This is an example of processing the segmentations of each field by matching them against the joint segmentation graph. The processing unit 20 maintains track of all paths that are not yet terminated and for each one of these paths a score is constructed. For as many as a million paths in some joint segmentation graphs, it is and hoped that only one good score will be obtained. Also, not every path has to be constructed. The standard dynamic programming techniques are followed, as in the Dynamic Dykstra programming method, which does not require every path to be constructed. Thus, the fields have been optimally divided into segments to give the best joint answer, as opposed to taking the best answer from each one. This technique is more preferable than some older prior art techniques such as in the aforementioned '512 patent where two fields are recognized, and a set of alternatives generated for what that field might be, while testing that result against the other field. In the present method of the invention there is no interpretation of either field until the best joint interpretation is obtained. Thus, one field is not interpreted against the other as in the prior art.
In the above check example, in the graph of FIG. 7, other words such as "and" could be included. Instead of the processing unit finding a path directly into the node "12", the processing unit seeks first through an "and" node 60 as illustrated in the dotted lines of FIG. 7.
Referring now to FIG. 8 a flow chart is illustrated depicting the method of the present invention such as used for determining legal and courtesy amounts of bank checks. As shown in Block 100, a word field is scanned. Simultaneously, an associated numerical field (Block 110) is scanned and pixel data images for each word (Block 120) and associated numerical (Block 130) fields are formed. The word field comprises the legal amount of the bank check and the numerical field comprises the courtesy amount of the bank check.
Each pixel image is cut (Blocks 140 and 150) to form a segmentation graph (Blocks 160 and 170) based on the cut. The nodes can be numbered by the number of digits returned for the courtesy amount image which are traversing the graph (Block 172) and the number of processed cells and words returned for the legal amount image traversing the graph (Block 174). Nodes are numbered by the number of cells processed in a first image and the number of cells processed on the second image. The shortest path in each graph is found at an arc length corresponding to a score as associated with each directed arc of the graph (Blocks 180 and 190). Cells corresponding to sub-images are bounded by two successive cuts, and segments corresponding to sub-images are bounded by two adjacent or non-adjacent cuts. The graphs are then combined into a joint segmentation graph (Block 200) and the highest scoring mutually consistent interpretation is found (Block 210).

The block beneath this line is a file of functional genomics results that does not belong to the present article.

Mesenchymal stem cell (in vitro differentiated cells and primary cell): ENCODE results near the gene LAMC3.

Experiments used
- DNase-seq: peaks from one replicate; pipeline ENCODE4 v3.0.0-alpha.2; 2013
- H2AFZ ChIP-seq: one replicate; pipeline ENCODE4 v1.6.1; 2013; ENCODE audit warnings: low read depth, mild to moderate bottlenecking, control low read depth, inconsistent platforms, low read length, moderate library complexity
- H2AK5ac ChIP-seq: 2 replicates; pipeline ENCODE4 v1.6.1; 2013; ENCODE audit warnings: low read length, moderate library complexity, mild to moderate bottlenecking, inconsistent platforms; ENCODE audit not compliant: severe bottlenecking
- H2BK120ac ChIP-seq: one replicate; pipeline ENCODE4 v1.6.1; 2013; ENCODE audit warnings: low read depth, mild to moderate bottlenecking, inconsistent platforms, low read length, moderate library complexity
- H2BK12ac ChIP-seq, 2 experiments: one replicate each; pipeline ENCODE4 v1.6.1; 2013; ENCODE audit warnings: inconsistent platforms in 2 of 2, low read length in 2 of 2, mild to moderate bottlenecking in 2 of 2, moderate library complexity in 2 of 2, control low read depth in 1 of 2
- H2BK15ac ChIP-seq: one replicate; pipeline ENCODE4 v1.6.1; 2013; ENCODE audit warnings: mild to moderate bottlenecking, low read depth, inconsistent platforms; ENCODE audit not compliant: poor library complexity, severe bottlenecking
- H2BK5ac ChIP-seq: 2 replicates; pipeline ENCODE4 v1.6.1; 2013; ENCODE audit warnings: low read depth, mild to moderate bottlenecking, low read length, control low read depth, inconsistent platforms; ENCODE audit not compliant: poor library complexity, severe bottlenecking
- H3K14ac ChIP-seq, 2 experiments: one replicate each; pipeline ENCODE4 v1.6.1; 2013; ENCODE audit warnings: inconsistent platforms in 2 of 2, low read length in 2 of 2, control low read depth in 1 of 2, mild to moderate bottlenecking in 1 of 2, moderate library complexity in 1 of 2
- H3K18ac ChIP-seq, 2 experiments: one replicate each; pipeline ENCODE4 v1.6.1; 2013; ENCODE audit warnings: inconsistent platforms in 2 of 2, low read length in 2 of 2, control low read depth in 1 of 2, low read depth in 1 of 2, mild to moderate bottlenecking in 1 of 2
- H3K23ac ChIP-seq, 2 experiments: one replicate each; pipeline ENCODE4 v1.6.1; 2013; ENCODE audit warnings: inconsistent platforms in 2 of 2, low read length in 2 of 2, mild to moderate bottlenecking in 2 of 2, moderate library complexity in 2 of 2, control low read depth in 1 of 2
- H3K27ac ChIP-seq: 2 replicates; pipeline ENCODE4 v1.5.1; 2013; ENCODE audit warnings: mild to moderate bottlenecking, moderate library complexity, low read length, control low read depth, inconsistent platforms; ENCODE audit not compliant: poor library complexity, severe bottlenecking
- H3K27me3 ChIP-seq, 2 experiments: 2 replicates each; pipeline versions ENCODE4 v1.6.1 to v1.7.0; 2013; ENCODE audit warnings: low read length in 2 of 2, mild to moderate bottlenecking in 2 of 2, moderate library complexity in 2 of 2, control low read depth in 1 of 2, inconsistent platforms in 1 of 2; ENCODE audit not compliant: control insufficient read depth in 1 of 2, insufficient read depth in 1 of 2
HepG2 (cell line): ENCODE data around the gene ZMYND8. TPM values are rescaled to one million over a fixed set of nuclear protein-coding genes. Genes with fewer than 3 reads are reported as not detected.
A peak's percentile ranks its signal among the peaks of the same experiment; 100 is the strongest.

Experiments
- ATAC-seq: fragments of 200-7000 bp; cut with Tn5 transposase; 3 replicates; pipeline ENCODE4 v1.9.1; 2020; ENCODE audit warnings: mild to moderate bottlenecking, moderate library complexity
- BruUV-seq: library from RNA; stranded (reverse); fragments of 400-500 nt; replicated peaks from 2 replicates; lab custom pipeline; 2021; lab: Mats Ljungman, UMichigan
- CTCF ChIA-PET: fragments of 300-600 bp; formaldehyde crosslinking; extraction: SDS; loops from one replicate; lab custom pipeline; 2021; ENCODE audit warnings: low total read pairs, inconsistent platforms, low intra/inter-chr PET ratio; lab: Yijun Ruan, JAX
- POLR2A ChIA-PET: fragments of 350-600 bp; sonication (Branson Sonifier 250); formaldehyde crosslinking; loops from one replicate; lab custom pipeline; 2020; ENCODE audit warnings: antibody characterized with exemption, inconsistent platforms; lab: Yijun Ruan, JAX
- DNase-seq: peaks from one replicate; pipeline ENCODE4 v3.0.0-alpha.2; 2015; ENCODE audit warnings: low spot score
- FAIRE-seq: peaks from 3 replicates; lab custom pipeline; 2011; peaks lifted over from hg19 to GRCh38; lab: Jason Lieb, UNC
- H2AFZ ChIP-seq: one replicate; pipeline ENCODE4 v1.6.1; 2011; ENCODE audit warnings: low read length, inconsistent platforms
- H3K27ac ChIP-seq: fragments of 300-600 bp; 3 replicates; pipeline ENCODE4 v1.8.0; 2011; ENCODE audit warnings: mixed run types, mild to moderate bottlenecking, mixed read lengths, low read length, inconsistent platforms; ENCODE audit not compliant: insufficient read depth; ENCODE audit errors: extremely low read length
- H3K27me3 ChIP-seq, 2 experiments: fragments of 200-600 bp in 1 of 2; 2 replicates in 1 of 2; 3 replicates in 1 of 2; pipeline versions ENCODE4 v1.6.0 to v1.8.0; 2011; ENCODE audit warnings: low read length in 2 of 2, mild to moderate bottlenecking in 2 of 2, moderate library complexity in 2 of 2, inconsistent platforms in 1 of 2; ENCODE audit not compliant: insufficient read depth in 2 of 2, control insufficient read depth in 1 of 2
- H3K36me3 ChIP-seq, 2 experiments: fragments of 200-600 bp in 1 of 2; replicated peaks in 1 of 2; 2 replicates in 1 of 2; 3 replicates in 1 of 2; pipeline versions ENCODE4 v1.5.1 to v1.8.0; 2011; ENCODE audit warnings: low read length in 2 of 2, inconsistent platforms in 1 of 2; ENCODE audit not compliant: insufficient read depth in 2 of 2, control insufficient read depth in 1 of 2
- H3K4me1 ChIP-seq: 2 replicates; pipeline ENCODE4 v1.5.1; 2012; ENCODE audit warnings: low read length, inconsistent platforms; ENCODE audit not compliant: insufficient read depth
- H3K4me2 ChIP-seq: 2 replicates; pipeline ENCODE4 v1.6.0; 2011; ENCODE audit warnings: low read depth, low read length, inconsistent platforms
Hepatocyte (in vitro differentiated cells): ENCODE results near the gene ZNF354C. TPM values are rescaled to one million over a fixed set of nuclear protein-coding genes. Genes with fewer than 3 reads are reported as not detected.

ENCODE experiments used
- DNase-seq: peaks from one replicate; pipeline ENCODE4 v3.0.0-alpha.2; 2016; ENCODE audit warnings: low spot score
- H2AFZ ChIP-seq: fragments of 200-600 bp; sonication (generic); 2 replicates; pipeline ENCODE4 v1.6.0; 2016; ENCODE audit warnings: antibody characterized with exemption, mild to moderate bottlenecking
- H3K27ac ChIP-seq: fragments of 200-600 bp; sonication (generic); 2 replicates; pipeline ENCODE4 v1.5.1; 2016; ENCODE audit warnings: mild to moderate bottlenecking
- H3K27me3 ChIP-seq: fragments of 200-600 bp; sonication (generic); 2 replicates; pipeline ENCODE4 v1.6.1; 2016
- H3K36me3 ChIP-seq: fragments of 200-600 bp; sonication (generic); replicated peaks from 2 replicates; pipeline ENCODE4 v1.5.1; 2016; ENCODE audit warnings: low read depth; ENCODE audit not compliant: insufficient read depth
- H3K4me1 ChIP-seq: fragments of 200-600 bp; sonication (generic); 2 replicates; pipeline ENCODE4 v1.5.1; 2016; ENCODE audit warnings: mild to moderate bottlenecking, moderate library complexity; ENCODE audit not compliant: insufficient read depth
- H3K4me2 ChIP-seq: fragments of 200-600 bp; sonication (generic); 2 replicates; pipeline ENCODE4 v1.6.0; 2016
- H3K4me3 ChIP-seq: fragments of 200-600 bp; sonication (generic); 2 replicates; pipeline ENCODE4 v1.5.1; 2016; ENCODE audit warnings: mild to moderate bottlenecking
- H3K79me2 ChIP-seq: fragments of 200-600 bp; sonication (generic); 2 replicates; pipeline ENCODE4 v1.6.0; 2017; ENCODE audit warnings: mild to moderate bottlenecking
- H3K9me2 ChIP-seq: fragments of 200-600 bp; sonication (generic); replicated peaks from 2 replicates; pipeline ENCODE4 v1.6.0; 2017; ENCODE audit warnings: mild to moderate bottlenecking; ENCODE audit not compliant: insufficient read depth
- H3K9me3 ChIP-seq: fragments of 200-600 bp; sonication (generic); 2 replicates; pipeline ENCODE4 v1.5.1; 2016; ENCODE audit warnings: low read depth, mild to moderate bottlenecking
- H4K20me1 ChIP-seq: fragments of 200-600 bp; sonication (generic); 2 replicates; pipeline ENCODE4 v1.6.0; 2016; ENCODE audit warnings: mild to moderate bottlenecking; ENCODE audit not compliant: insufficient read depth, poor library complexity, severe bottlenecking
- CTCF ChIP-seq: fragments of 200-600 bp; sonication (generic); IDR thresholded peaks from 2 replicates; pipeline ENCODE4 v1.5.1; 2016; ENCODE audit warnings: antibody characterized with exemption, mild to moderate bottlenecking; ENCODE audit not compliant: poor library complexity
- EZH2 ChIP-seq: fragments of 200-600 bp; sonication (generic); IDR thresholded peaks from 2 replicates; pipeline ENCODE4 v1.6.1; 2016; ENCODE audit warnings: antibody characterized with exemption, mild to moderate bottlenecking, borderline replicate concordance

It should be understood that the foregoing description of the invention is intended to be illustrative thereof, and other embodiments, modifications, and equivalents may be apparent to those skilled in the art without departing from its spirit.
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|U.S. Classification||382/138, 382/229, 382/226, 382/178, 382/179|
|International Classification||G06K9/72, G06K9/34, G06K9/00|
|Cooperative Classification||G06K2209/01, G06K9/344, G06K9/726, G06K9/00865|
|European Classification||G06K9/00W2, G06K9/72S, G06K9/34P|
|Oct 28, 1996||AS||Assignment|
Owner name: NCR CORPORATION, OHIO
Free format text: ASSIGNMENT OF ASSIGNORS INTEREST;ASSIGNOR:AT&T CORPORATION;REEL/FRAME:008194/0528
Effective date: 19960329
|May 9, 2000||CC||Certificate of correction|
|Aug 23, 2002||FPAY||Fee payment|
Year of fee payment: 4
|Nov 1, 2006||REMI||Maintenance fee reminder mailed|
|Mar 26, 2007||SULP||Surcharge for late payment|
Year of fee payment: 7
|Mar 26, 2007||FPAY||Fee payment|
Year of fee payment: 8
|Aug 28, 2008||AS||Assignment|
Owner name: TAIWAN SEMICONDUCTOR MANUFACTURING COMPANY. LTD.,
Free format text: ASSIGNMENT OF ASSIGNORS INTEREST;ASSIGNOR:NCR CORPORATION;REEL/FRAME:021450/0507
Effective date: 20071115
|Oct 13, 2010||FPAY||Fee payment|
Year of fee payment: 12